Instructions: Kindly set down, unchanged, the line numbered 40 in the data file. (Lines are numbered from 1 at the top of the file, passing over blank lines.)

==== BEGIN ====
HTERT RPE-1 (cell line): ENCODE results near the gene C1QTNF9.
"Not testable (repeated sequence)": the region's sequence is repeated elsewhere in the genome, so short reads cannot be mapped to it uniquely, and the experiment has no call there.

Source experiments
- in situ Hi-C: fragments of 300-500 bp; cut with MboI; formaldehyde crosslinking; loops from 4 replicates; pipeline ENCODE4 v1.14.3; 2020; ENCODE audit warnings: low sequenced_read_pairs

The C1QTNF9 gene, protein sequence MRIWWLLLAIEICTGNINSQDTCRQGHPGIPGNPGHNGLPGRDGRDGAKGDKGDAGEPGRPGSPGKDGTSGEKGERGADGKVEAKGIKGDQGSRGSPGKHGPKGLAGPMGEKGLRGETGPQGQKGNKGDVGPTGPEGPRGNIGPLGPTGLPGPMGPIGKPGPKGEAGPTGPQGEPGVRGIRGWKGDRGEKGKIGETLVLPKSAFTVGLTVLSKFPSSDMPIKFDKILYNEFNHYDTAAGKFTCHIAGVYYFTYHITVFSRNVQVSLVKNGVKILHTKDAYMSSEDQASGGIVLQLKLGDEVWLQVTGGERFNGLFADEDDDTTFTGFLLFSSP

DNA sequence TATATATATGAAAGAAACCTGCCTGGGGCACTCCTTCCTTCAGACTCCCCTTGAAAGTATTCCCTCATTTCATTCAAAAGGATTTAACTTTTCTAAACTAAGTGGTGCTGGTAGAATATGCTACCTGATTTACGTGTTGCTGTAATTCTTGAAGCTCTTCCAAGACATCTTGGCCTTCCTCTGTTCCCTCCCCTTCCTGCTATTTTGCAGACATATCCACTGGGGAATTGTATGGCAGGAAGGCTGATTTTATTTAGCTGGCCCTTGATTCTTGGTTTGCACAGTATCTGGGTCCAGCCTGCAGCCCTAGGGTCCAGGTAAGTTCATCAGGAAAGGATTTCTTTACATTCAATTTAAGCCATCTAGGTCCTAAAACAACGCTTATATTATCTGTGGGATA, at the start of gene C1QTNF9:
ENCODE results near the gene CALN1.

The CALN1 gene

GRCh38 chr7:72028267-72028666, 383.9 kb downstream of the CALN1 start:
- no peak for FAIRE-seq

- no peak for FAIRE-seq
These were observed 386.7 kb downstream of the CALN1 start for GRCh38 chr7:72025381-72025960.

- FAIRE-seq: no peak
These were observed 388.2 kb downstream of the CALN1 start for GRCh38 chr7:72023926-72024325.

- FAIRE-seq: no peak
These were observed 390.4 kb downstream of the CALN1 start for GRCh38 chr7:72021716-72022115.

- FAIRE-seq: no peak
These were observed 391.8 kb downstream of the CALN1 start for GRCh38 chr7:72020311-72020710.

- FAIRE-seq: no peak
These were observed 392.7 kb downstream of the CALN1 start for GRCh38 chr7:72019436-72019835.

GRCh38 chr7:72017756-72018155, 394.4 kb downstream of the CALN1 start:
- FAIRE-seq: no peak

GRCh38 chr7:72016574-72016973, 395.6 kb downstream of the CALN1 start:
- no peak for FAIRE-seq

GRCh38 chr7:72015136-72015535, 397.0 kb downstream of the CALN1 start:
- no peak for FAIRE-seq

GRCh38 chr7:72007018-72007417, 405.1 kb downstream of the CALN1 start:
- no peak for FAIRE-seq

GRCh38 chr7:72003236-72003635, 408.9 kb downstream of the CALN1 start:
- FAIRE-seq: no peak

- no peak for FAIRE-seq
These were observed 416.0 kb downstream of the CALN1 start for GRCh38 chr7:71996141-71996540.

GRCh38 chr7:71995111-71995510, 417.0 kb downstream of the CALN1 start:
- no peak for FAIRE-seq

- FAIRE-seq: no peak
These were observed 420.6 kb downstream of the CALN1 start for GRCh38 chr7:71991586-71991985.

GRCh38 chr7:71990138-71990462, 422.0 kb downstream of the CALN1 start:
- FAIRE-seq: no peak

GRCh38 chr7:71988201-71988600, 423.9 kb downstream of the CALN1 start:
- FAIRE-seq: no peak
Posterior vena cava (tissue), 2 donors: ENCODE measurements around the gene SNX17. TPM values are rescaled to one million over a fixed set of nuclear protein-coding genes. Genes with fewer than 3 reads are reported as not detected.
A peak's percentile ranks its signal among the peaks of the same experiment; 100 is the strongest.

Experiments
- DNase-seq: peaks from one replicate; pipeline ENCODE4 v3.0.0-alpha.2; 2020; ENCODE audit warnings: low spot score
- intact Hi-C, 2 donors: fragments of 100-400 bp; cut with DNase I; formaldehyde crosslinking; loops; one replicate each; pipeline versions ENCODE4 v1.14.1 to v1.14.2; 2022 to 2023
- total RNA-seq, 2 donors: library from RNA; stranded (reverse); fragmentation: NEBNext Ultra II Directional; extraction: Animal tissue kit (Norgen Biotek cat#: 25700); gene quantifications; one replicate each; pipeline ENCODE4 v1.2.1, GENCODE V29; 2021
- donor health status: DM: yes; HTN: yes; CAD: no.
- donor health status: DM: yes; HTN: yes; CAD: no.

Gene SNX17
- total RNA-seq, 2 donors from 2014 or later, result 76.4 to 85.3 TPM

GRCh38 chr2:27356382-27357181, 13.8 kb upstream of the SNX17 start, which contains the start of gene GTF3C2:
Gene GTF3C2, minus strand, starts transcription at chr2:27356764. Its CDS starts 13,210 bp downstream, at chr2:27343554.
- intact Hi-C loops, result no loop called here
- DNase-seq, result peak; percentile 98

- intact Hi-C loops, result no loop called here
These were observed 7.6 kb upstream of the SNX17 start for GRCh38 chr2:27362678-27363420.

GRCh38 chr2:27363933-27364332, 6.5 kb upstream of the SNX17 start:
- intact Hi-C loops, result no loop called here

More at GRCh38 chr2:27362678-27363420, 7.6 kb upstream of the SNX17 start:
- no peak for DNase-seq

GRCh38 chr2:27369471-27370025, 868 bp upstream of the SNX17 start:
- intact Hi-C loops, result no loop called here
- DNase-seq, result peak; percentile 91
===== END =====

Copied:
- FAIRE-seq: no peak